Healthy Blueberries and Balsamic Blueberry Sauce

Blueberries are easy to grow in Louisiana; find a sunny, well drained spot and the bushes thrive. Blueberries are ripening now and I have a precious two cups to cook with and eat. I love the aromatic punch that blueberries add to muffins, pancakes and sauces. Blueberries are packed with antioxidants – anthocyanins – and have numerous health benefits. This week I cooked a Balsamic Blueberry Sauce to serve with Braised Brisket on Memorial Day.Balsamic Blueberry Sauce and Braised Brisket - 5 - IMG_9314_1

Scientific Institute in town studies blueberries

A interesting piece of trivia is that a major nutritional research institute is located in our city. The Pennington Biomedical Research Center has been a leader in studying the health benefits of blueberries. Their research gives us more good reasons to eat blueberries!

The Pennington Center was started with a grant in 1980 to LSU (Louisiana State University) from a wealthy benefactor, oilman and philanthropist, C. B. “Doc” Pennington and his wife, Irene. His interest was studying the impact of nutrition on chronic diseases such as heart disease; the benefactor believed that good nutrition could prevent and cure many diseases — he especially liked Vitamin E.. He sited travels to underdeveloped countries and encounters with malnourished children as one source of his interest in nutrition.

The center hired Dr.George Bray, obesity researcher, as its first director. Bray was a master in attracting research grants and top researchers from around the country; the center grew and thrived. Over the years the Pennington Biomedical Research Center has become a huge nutritional research institute. The center is “the largest academically based nutrition research center in the world.”

The Pennington Center focuses on obesity research, but includes a full range of nutritional studies from molecular and biochemical studies, to animal models and human research studies. My husband participated in one study; eating all his meals there for about three months, to study the effects of bran on lipids.Ripe Garden Blueberries - IMG_9271

Health Benefits of Blueberries

Blueberries have the highest concentration of the phytochemical, anthocyanin, of any fruit; hence blueberries are the subject of quite a bit of research. The health benefits of phytochemicals in fruits and vegetables include acting as antioxidants, anti-cancer agents, anti-inflammatory agents and blueberries may help prevent chronic neurological degenerative diseases such as Alzheimer’s disease.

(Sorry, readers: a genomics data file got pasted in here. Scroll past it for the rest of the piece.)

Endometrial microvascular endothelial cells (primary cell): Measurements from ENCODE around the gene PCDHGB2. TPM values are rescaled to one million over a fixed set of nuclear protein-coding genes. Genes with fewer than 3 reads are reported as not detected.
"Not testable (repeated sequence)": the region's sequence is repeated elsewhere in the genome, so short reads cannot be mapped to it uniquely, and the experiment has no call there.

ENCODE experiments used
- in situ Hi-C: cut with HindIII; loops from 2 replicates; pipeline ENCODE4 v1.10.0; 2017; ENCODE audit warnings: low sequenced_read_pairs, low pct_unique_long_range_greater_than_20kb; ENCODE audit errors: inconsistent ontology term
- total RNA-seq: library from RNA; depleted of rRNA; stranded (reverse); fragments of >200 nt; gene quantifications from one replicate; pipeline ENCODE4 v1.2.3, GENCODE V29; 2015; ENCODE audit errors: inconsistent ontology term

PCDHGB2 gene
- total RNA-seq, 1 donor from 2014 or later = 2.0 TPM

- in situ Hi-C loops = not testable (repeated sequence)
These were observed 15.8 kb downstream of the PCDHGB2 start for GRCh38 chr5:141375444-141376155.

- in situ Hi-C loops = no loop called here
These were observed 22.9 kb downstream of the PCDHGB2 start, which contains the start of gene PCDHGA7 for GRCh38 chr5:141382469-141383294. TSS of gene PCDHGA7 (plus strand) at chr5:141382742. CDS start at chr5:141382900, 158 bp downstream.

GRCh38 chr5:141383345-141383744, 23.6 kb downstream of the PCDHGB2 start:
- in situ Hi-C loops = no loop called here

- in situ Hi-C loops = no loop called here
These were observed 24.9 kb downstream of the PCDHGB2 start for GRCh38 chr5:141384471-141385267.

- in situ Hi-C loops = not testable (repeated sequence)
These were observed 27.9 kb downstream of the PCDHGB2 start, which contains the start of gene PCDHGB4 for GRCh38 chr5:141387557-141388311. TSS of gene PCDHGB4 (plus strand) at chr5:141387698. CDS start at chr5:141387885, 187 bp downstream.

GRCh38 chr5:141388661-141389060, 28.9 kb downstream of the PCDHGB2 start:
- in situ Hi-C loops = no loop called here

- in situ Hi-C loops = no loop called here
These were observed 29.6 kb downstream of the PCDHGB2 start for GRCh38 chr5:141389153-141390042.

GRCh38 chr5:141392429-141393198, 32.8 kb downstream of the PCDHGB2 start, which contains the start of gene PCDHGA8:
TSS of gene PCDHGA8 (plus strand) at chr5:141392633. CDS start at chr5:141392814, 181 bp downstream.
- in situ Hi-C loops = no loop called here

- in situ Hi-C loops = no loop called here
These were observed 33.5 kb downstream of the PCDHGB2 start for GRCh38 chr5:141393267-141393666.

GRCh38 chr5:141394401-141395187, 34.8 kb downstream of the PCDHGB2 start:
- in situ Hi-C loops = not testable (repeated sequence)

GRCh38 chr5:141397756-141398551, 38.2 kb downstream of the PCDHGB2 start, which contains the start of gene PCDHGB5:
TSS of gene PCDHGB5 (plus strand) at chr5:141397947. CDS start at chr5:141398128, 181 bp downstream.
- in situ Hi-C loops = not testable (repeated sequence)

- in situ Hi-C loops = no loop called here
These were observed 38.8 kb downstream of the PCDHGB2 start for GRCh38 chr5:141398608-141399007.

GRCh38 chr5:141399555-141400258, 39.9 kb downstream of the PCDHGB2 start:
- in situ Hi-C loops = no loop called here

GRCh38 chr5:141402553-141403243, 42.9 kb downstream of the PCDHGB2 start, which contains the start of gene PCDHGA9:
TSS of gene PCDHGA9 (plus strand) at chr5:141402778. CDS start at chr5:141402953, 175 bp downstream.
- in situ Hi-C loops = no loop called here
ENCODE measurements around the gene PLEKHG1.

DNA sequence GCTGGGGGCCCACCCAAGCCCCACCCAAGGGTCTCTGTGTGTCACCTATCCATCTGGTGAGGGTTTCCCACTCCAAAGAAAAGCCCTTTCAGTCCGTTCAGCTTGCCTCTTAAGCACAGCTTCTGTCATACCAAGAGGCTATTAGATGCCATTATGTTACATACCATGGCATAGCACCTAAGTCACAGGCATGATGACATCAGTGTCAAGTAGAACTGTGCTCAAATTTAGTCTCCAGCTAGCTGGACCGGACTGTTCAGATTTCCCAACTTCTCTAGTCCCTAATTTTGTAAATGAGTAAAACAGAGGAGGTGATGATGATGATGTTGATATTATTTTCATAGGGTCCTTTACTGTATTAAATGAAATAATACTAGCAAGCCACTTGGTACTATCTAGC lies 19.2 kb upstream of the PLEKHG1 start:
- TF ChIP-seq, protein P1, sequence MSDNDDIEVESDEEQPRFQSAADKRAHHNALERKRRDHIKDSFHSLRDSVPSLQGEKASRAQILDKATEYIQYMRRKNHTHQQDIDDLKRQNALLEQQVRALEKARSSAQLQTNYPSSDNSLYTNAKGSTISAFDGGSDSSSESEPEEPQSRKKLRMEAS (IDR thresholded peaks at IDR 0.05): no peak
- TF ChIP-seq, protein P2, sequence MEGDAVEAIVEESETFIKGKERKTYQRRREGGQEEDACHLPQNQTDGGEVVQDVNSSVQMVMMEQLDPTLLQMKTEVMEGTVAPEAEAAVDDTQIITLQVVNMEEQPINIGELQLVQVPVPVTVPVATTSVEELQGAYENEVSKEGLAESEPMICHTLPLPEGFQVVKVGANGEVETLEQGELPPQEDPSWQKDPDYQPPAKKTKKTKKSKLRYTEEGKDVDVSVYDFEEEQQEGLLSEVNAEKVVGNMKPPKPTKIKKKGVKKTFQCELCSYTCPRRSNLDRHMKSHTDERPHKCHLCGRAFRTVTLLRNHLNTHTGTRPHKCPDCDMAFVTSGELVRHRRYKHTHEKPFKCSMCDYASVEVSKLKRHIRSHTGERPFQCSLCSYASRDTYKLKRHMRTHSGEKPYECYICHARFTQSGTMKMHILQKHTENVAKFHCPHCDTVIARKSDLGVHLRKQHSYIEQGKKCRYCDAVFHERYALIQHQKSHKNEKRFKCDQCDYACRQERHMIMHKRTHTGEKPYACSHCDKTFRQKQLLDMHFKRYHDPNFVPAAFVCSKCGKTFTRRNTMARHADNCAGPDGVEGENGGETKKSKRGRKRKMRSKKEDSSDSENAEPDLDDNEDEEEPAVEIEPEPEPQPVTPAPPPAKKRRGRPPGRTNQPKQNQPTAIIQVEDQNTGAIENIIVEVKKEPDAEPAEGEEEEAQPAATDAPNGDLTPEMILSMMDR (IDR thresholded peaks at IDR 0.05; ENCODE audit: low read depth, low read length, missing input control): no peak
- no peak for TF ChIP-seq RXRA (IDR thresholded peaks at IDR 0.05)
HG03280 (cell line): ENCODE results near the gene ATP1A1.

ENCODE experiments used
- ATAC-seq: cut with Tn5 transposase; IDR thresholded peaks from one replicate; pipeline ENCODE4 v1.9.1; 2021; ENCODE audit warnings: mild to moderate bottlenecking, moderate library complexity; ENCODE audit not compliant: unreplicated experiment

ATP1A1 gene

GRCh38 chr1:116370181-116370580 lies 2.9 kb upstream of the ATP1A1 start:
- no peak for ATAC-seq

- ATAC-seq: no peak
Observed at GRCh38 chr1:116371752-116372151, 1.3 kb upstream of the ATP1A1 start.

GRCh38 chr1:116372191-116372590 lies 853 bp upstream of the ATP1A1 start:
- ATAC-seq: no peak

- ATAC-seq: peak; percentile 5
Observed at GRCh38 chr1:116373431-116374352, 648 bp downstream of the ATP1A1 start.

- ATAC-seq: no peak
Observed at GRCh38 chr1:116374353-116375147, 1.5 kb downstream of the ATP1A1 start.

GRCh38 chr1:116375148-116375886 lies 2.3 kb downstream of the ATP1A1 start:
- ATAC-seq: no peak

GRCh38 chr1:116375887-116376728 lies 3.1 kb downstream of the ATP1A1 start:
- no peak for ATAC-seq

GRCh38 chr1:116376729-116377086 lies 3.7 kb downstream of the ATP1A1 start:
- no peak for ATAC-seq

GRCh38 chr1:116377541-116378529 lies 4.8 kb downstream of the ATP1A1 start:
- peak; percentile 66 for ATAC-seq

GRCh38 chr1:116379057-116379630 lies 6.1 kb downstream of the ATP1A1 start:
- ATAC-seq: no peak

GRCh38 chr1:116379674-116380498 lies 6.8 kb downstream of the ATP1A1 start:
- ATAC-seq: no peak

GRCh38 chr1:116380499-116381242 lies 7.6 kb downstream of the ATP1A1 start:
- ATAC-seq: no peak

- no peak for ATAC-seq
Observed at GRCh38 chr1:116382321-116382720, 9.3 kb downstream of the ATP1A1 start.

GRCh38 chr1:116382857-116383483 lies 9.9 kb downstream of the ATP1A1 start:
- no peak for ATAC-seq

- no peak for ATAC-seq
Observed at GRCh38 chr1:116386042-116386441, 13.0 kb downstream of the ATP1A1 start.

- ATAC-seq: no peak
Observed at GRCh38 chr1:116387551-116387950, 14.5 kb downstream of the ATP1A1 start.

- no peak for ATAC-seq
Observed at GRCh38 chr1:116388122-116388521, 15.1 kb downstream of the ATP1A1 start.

Studies at the Pennington Biomedical Research Center have shown that daily consumption of blueberries or blueberry powder extract improves insulin resistance, a known factor in heart disease. A study published in 2015 showed improvement of endothelial function of blood vessels (but not blood pressure).

A key point to remember here is that these research study benefits come from eating blueberries on a daily basis–not just once in awhile. However, paired with eating other fruits and vegetables, I believe that the quality of a person’s diet can greatly be improved..

Growing Backyard Blueberries in Louisiana

Here’s my blueberry bush at five years. I’ve had other blueberry bushes but the lawnmower and weed-eater destroyed them. Plant the bushes in the early spring, fertilize and water in dry spells. It takes several years to get a productive crop, but it is worth it.Backyard Blueberry Bush - IMG_9196The blueberries ripen a few each day; so picking them daily is important. The blueberries continue to ripen once picked.

Balsamic Blueberry Sauce

I wanted to make a blueberry sauce with my blueberry crop. I’ve seen several recipes adding balsamic vinegar to a fruit sauce and was intrigued with the idea. The sauce turned out great. It is tart, not like a sweet dessert sauce. Fruit sauces go well with meat and poultry. This sauce complemented nicely the braised brisket that we prepared on Memorial Day. The sauce would also taste great served with yogurt, ice cream, pancakes, waffles (even with the tartness).

Here are the ingredients for the sauce.Ingredients for Balsamic Blueberry Sauce - IMG_9280To make the sauce, bring the ingredients to a boil on the stove until the cornstarch thickens and the sauce is reduced. I used a good quality balsamic vinegar and added the balsamic vinegar and lemon juice after removing the sauce from the heat. My sauce is quick and easy to make — takes about 10 minutes. The sauce thickens as it cools. Save some of the blueberries to add to the sauce at the table.cooking sauce on stove - IMG_9282The fruit sauce tasted delicious with the braised brisket. Balsamic Blueberry Sauce and Braised Brisket - IMG_9295

Recipe

Balsamic Blueberry Sauce from MayleesKitchen

  • Time: 10 minutes
  • Difficulty: easy
  • Print

Ingredients

  • 1 pint (2 cups) blueberries, divided
  • 1 Tbsp cornstarch
  • 1 cup water, divided
  • 2 Tbsp dark brown sugar
  • 1 Tbsp balsamic vinegar
  • 1 tsp lemon juice

Method and Steps

  1. Drain and rinse blueberries and set aside.
  2. In small bowl, dissolve cornstarch in 1/2 cup cold water.
  3. Add cornstarch to small sauce pot along with remaining 1/2 cup water and brown sugar. Stir to combine.
  4. Add 1 1/2 cup blueberries to sauce pot. Save remaining berries for garnish.
  5. Heat over medium high heat to boiling, stirring constantly, until cornstarch begins to thicken. Some blueberries may pop.
  6. Decrease heat to low, cook 5 minutes, stirring occasionally.
  7. Remove from heat, stir in balsamic vinegar and lemon juice. The sauce thickens as it cools
  8. Add remaining blueberries to sauce just before serving, or add to individual plates.

Backyard Blueberries - IMG_9273Healthy blueberries — try some in your meals!

References

http://www.pbrc.edu/

http://www.pbrc.edu/about/doc-pennington/

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